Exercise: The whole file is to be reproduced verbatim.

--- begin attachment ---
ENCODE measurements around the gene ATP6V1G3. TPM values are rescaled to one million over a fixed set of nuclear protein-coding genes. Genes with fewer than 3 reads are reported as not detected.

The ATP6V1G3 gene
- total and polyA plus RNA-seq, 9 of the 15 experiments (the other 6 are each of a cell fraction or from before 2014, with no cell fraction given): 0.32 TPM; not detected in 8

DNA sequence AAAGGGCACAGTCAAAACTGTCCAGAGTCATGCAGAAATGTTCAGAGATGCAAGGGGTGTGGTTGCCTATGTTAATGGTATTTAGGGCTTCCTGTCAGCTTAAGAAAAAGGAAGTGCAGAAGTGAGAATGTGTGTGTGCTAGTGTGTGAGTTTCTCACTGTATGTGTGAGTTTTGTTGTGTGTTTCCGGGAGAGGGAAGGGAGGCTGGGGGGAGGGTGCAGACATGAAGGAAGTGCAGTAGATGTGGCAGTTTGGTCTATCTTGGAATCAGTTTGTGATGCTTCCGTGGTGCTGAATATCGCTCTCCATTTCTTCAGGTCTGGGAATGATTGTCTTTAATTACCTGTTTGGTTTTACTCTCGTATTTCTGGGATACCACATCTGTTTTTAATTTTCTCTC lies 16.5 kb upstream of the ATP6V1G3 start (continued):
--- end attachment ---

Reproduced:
ENCODE measurements around the gene ATP6V1G3. TPM values are rescaled to one million over a fixed set of nuclear protein-coding genes. Genes with fewer than 3 reads are reported as not detected.

The ATP6V1G3 gene
- total and polyA plus RNA-seq, 9 of the 15 experiments (the other 6 are each of a cell fraction or from before 2014, with no cell fraction given): 0.32 TPM; not detected in 8

DNA sequence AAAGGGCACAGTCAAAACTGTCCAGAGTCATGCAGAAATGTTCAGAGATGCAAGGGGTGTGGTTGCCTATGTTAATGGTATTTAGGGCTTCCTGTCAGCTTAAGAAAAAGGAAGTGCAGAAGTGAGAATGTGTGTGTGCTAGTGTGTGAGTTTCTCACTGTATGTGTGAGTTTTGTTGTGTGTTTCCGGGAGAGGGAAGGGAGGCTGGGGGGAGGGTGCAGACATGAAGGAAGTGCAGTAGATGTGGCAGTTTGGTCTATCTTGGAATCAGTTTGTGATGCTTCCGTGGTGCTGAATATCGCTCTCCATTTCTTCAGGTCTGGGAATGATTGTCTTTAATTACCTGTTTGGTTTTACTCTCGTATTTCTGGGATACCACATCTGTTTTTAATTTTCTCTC lies 16.5 kb upstream of the ATP6V1G3 start (continued):